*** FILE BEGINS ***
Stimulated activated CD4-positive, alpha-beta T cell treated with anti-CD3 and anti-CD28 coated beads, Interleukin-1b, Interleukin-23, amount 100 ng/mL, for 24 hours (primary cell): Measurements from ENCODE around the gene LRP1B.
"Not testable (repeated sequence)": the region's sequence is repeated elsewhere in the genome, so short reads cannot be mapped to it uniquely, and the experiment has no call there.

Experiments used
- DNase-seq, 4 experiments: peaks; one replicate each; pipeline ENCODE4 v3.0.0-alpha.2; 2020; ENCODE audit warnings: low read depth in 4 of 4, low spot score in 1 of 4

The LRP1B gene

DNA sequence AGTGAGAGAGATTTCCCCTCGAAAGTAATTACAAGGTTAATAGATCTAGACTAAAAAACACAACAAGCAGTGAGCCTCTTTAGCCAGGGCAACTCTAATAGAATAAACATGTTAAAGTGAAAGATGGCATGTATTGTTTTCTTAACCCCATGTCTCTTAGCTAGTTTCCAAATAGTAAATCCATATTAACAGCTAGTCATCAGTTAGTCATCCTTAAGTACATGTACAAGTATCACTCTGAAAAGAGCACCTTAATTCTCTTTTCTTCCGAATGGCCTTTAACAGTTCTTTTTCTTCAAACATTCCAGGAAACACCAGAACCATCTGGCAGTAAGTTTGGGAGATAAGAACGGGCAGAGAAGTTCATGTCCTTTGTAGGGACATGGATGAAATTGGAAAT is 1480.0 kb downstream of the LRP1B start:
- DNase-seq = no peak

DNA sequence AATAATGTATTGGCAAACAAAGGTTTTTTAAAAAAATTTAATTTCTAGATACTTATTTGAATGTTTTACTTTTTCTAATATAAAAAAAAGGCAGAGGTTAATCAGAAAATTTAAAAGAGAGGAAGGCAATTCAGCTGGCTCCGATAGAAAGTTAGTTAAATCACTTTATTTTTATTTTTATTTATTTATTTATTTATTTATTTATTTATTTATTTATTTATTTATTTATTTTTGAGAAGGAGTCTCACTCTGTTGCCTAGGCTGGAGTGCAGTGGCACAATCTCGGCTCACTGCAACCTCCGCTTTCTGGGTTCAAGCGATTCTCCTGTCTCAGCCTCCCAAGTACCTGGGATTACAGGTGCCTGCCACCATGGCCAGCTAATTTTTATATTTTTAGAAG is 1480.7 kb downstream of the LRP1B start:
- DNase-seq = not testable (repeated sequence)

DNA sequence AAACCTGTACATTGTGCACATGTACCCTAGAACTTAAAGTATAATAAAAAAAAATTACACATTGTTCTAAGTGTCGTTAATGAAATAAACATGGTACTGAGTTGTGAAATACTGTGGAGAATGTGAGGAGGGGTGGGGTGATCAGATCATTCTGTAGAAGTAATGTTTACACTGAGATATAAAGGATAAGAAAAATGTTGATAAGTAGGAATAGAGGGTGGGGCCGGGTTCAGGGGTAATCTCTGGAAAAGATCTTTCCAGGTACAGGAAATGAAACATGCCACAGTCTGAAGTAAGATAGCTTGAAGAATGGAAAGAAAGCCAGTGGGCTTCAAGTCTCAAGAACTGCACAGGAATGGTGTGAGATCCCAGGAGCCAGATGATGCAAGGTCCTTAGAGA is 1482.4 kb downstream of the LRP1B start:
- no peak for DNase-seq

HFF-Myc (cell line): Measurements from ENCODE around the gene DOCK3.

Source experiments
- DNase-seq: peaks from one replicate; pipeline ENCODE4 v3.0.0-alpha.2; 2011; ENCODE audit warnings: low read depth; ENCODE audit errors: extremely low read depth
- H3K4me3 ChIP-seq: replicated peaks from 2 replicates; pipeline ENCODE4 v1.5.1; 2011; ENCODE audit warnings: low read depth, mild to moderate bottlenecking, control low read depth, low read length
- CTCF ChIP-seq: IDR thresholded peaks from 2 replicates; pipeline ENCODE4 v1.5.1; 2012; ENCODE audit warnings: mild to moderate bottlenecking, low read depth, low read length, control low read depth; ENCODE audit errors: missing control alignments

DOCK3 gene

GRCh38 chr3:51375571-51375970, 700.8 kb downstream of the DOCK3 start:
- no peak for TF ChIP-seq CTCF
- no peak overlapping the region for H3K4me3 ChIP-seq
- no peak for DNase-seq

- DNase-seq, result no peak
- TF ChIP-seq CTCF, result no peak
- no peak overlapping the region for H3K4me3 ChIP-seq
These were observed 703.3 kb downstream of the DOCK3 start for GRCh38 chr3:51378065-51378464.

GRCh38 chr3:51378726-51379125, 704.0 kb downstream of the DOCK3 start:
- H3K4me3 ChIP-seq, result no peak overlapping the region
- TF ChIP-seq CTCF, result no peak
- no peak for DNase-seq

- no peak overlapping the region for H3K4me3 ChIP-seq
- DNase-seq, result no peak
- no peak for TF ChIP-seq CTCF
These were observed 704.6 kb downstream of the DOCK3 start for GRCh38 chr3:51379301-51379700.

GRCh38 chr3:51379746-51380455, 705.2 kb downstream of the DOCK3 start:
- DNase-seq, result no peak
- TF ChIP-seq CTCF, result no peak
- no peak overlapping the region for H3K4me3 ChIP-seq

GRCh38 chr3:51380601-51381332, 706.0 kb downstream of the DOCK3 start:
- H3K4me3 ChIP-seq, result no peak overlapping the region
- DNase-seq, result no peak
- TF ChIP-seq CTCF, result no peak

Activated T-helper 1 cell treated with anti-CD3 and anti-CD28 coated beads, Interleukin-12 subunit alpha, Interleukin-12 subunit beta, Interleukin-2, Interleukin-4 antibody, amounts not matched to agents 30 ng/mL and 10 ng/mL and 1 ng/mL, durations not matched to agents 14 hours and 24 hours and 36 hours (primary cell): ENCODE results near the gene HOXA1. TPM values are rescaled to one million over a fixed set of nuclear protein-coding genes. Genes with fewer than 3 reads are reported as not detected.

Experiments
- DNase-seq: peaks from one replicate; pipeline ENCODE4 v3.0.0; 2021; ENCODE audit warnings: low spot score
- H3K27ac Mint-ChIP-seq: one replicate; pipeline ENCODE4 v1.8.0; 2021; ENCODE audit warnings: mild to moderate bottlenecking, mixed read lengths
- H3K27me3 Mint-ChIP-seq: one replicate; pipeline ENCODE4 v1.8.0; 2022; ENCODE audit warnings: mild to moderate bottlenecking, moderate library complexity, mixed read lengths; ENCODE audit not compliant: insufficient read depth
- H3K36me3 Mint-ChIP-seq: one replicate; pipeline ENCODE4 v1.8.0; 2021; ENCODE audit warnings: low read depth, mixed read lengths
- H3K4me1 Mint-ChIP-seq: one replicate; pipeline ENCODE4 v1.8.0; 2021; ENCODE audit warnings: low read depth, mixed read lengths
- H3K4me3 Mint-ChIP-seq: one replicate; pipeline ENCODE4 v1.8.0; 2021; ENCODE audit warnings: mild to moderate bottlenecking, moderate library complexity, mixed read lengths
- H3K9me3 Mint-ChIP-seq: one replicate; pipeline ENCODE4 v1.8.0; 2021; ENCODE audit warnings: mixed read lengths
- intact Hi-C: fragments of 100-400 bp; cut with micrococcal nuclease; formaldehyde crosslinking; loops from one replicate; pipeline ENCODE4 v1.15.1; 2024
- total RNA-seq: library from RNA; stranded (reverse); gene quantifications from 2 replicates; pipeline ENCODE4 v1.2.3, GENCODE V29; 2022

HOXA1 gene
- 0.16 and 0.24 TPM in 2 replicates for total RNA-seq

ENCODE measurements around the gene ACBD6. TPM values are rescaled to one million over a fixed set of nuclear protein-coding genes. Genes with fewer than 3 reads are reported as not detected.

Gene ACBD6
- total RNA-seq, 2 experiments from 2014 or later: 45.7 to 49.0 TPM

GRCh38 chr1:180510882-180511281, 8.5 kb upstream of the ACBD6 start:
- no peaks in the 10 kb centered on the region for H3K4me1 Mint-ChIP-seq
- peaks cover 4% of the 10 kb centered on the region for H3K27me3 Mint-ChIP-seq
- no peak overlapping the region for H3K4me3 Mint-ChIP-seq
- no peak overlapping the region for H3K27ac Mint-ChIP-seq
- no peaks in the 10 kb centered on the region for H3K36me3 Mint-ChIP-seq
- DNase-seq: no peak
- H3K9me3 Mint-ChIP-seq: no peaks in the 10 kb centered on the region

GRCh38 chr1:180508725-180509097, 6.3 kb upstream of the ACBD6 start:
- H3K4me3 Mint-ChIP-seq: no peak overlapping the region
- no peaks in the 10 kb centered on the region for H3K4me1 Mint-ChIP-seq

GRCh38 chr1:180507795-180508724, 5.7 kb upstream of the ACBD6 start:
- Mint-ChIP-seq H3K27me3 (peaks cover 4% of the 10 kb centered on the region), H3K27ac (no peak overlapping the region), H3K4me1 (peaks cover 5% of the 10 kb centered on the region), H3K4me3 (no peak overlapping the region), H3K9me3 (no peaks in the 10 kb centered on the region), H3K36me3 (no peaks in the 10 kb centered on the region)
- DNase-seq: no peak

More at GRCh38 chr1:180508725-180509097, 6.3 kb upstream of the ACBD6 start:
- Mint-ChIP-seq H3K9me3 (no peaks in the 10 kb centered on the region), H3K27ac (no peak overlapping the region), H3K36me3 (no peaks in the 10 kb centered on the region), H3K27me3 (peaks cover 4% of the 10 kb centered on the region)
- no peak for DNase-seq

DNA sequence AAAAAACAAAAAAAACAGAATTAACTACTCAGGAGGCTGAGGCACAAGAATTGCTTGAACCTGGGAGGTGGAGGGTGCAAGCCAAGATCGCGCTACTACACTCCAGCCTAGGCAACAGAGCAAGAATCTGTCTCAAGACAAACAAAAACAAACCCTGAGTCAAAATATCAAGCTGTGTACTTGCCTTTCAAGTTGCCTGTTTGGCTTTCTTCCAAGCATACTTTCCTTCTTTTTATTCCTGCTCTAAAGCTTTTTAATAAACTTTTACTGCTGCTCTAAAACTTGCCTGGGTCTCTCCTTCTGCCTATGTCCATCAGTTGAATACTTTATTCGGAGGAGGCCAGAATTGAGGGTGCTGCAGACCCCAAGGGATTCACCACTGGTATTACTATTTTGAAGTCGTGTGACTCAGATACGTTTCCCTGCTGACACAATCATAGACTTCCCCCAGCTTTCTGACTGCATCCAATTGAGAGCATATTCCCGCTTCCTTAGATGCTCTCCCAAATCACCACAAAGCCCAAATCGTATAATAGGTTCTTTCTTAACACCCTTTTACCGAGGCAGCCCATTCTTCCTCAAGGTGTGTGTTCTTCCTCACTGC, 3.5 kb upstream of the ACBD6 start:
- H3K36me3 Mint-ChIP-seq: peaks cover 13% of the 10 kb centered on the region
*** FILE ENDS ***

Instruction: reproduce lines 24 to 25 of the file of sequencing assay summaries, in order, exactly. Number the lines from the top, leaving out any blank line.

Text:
- no peak overlapping the region for H3K4me3 ChIP-seq
These were observed 703.3 kb downstream of the DOCK3 start for GRCh38 chr3:51378065-51378464.